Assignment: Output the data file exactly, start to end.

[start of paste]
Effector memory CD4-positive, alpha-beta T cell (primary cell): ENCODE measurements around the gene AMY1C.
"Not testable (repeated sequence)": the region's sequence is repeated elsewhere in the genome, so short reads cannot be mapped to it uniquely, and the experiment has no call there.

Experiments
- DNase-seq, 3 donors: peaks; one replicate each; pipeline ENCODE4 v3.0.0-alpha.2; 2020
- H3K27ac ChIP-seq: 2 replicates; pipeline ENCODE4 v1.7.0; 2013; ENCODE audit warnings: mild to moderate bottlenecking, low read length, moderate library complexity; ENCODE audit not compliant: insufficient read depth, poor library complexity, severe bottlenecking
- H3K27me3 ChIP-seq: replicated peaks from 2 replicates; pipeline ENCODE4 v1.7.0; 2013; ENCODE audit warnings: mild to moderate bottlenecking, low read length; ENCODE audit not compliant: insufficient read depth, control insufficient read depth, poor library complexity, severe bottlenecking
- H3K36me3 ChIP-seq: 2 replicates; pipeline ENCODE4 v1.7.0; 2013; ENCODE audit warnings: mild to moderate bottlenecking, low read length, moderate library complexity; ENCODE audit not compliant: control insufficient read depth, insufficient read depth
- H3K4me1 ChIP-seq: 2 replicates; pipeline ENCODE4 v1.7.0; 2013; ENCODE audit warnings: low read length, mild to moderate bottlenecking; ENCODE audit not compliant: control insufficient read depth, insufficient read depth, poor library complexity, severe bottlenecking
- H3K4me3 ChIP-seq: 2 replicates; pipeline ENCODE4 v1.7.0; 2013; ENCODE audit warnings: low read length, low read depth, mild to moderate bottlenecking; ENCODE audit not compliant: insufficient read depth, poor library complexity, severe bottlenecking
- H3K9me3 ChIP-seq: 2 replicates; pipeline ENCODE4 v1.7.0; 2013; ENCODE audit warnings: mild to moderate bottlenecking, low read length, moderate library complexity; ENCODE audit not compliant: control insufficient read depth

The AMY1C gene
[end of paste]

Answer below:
Effector memory CD4-positive, alpha-beta T cell (primary cell): ENCODE measurements around the gene AMY1C.
"Not testable (repeated sequence)": the region's sequence is repeated elsewhere in the genome, so short reads cannot be mapped to it uniquely, and the experiment has no call there.

Experiments
- DNase-seq, 3 donors: peaks; one replicate each; pipeline ENCODE4 v3.0.0-alpha.2; 2020
- H3K27ac ChIP-seq: 2 replicates; pipeline ENCODE4 v1.7.0; 2013; ENCODE audit warnings: mild to moderate bottlenecking, low read length, moderate library complexity; ENCODE audit not compliant: insufficient read depth, poor library complexity, severe bottlenecking
- H3K27me3 ChIP-seq: replicated peaks from 2 replicates; pipeline ENCODE4 v1.7.0; 2013; ENCODE audit warnings: mild to moderate bottlenecking, low read length; ENCODE audit not compliant: insufficient read depth, control insufficient read depth, poor library complexity, severe bottlenecking
- H3K36me3 ChIP-seq: 2 replicates; pipeline ENCODE4 v1.7.0; 2013; ENCODE audit warnings: mild to moderate bottlenecking, low read length, moderate library complexity; ENCODE audit not compliant: control insufficient read depth, insufficient read depth
- H3K4me1 ChIP-seq: 2 replicates; pipeline ENCODE4 v1.7.0; 2013; ENCODE audit warnings: low read length, mild to moderate bottlenecking; ENCODE audit not compliant: control insufficient read depth, insufficient read depth, poor library complexity, severe bottlenecking
- H3K4me3 ChIP-seq: 2 replicates; pipeline ENCODE4 v1.7.0; 2013; ENCODE audit warnings: low read length, low read depth, mild to moderate bottlenecking; ENCODE audit not compliant: insufficient read depth, poor library complexity, severe bottlenecking
- H3K9me3 ChIP-seq: 2 replicates; pipeline ENCODE4 v1.7.0; 2013; ENCODE audit warnings: mild to moderate bottlenecking, low read length, moderate library complexity; ENCODE audit not compliant: control insufficient read depth

The AMY1C gene